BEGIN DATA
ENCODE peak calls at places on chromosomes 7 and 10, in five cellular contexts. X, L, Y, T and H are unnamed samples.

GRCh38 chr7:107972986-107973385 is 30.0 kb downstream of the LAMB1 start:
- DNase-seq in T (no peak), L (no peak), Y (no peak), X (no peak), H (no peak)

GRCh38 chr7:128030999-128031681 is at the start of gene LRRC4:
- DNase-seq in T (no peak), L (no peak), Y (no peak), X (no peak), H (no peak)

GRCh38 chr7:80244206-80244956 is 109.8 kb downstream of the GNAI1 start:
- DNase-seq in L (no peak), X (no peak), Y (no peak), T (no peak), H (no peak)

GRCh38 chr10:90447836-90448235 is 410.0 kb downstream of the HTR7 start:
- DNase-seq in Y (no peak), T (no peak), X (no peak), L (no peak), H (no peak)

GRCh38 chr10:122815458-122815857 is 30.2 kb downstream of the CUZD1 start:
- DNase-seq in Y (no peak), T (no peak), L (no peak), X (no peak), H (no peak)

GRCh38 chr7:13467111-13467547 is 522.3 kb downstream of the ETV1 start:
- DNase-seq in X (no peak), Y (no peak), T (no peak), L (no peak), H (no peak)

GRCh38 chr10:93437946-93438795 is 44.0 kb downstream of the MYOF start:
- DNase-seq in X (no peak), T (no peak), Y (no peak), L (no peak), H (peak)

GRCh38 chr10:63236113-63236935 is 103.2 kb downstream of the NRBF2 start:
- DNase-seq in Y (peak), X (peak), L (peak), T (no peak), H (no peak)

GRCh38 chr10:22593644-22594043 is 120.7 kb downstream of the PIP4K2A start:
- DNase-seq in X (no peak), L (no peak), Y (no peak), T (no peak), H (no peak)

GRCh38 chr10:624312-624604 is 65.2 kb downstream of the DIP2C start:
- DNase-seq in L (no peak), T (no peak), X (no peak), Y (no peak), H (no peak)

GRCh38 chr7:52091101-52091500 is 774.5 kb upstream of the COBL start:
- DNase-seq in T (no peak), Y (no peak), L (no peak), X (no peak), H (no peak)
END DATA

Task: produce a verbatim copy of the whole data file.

ENCODE peak calls at places on chromosomes 7 and 10, in five cellular contexts. X, L, Y, T and H are unnamed samples.

GRCh38 chr7:107972986-107973385 is 30.0 kb downstream of the LAMB1 start:
- DNase-seq in T (no peak), L (no peak), Y (no peak), X (no peak), H (no peak)

GRCh38 chr7:128030999-128031681 is at the start of gene LRRC4:
- DNase-seq in T (no peak), L (no peak), Y (no peak), X (no peak), H (no peak)

GRCh38 chr7:80244206-80244956 is 109.8 kb downstream of the GNAI1 start:
- DNase-seq in L (no peak), X (no peak), Y (no peak), T (no peak), H (no peak)

GRCh38 chr10:90447836-90448235 is 410.0 kb downstream of the HTR7 start:
- DNase-seq in Y (no peak), T (no peak), X (no peak), L (no peak), H (no peak)

GRCh38 chr10:122815458-122815857 is 30.2 kb downstream of the CUZD1 start:
- DNase-seq in Y (no peak), T (no peak), L (no peak), X (no peak), H (no peak)

GRCh38 chr7:13467111-13467547 is 522.3 kb downstream of the ETV1 start:
- DNase-seq in X (no peak), Y (no peak), T (no peak), L (no peak), H (no peak)

GRCh38 chr10:93437946-93438795 is 44.0 kb downstream of the MYOF start:
- DNase-seq in X (no peak), T (no peak), Y (no peak), L (no peak), H (peak)

GRCh38 chr10:63236113-63236935 is 103.2 kb downstream of the NRBF2 start:
- DNase-seq in Y (peak), X (peak), L (peak), T (no peak), H (no peak)

GRCh38 chr10:22593644-22594043 is 120.7 kb downstream of the PIP4K2A start:
- DNase-seq in X (no peak), L (no peak), Y (no peak), T (no peak), H (no peak)

GRCh38 chr10:624312-624604 is 65.2 kb downstream of the DIP2C start:
- DNase-seq in L (no peak), T (no peak), X (no peak), Y (no peak), H (no peak)

GRCh38 chr7:52091101-52091500 is 774.5 kb upstream of the COBL start:
- DNase-seq in T (no peak), Y (no peak), L (no peak), X (no peak), H (no peak)